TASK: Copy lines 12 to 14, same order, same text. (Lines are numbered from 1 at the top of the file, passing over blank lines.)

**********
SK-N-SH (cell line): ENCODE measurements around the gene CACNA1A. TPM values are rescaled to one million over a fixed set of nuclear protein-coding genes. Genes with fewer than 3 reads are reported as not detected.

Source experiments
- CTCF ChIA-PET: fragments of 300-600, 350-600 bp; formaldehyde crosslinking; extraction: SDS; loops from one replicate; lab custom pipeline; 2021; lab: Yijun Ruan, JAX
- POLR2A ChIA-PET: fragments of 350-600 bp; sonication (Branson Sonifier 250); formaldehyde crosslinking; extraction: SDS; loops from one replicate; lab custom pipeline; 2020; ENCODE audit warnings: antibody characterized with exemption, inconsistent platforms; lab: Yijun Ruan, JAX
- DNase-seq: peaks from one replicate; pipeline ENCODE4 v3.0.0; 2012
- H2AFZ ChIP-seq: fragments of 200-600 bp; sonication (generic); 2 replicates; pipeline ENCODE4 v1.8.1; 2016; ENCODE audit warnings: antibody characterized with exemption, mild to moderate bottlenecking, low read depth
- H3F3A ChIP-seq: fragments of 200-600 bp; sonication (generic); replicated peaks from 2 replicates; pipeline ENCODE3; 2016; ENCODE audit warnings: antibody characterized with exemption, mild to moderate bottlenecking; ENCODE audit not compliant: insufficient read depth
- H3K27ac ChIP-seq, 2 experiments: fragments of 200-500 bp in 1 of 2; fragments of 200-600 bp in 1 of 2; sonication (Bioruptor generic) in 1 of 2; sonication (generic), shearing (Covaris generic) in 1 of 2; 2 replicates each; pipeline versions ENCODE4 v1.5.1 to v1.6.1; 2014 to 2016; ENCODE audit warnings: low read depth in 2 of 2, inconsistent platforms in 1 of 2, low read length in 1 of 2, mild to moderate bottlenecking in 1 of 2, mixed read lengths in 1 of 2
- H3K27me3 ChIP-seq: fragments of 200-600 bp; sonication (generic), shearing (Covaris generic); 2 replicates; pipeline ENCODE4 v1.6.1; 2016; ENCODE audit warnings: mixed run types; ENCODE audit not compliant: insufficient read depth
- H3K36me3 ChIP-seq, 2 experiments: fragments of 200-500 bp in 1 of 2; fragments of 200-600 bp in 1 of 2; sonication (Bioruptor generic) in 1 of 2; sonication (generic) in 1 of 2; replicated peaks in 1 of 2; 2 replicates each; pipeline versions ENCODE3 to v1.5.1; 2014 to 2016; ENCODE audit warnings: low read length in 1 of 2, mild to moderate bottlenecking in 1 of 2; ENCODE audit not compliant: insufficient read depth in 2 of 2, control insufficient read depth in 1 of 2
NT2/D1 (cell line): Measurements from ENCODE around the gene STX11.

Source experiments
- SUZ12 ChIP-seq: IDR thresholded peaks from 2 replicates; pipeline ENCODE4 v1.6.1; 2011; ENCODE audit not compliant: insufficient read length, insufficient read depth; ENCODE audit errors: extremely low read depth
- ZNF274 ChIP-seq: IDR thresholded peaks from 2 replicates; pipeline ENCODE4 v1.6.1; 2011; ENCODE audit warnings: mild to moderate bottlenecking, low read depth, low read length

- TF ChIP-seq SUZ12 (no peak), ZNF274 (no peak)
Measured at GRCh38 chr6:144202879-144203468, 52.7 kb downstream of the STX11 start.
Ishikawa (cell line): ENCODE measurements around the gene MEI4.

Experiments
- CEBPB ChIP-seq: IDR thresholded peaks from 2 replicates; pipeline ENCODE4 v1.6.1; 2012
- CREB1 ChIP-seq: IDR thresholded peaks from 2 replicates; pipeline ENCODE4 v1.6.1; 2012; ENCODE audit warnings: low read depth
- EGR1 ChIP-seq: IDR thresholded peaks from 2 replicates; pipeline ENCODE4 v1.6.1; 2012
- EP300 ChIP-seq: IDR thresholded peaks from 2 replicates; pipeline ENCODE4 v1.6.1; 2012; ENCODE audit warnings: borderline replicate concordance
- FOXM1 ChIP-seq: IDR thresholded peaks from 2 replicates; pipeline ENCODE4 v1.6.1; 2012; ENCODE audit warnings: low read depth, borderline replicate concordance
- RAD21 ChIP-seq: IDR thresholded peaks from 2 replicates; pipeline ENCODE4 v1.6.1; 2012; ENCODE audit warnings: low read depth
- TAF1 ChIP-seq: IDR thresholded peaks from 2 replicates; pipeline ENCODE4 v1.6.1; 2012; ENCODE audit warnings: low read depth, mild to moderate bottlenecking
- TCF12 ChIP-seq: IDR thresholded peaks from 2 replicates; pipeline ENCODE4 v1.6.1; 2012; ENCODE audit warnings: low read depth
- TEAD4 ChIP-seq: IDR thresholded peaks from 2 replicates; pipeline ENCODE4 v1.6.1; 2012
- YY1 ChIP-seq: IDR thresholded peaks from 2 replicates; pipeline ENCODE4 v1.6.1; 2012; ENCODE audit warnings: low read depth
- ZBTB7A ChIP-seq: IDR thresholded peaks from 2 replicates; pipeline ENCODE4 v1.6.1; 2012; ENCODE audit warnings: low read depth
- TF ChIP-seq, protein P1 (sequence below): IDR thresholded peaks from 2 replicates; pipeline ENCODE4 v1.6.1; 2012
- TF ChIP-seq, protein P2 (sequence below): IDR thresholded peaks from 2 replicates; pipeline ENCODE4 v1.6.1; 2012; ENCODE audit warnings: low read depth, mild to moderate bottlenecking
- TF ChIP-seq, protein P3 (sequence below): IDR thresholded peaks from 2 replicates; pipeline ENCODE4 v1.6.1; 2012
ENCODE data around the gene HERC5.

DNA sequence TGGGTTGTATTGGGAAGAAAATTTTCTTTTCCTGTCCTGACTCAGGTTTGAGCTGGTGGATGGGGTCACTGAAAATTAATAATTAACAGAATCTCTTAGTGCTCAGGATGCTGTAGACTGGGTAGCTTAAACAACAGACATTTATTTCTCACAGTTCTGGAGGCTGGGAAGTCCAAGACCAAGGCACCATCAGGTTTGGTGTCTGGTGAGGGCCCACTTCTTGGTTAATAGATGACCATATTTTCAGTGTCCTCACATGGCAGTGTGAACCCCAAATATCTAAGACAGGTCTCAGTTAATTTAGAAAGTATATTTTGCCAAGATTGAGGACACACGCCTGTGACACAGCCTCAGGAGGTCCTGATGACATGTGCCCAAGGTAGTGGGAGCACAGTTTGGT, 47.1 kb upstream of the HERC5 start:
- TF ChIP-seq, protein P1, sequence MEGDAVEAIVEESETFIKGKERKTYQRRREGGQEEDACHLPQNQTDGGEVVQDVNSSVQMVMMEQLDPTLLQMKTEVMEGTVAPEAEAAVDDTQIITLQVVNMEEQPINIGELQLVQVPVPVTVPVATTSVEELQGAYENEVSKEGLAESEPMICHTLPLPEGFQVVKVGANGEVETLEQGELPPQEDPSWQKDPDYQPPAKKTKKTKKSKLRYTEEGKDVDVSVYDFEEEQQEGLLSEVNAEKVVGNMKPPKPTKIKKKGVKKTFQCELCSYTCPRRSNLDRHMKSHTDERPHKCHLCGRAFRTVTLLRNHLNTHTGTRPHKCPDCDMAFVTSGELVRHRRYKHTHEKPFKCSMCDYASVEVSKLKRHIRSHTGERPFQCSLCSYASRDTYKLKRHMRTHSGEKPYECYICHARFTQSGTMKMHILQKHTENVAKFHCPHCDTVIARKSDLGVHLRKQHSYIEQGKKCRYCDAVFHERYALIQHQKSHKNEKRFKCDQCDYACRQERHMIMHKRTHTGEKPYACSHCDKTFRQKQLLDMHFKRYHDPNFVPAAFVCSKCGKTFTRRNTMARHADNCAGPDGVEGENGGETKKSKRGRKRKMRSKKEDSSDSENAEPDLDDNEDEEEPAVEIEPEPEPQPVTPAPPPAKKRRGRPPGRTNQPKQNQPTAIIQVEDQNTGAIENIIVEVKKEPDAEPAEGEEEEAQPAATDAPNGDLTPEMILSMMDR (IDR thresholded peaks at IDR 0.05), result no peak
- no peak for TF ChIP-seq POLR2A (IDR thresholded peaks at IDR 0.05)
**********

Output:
Source experiments
- SUZ12 ChIP-seq: IDR thresholded peaks from 2 replicates; pipeline ENCODE4 v1.6.1; 2011; ENCODE audit not compliant: insufficient read length, insufficient read depth; ENCODE audit errors: extremely low read depth
- ZNF274 ChIP-seq: IDR thresholded peaks from 2 replicates; pipeline ENCODE4 v1.6.1; 2011; ENCODE audit warnings: mild to moderate bottlenecking, low read depth, low read length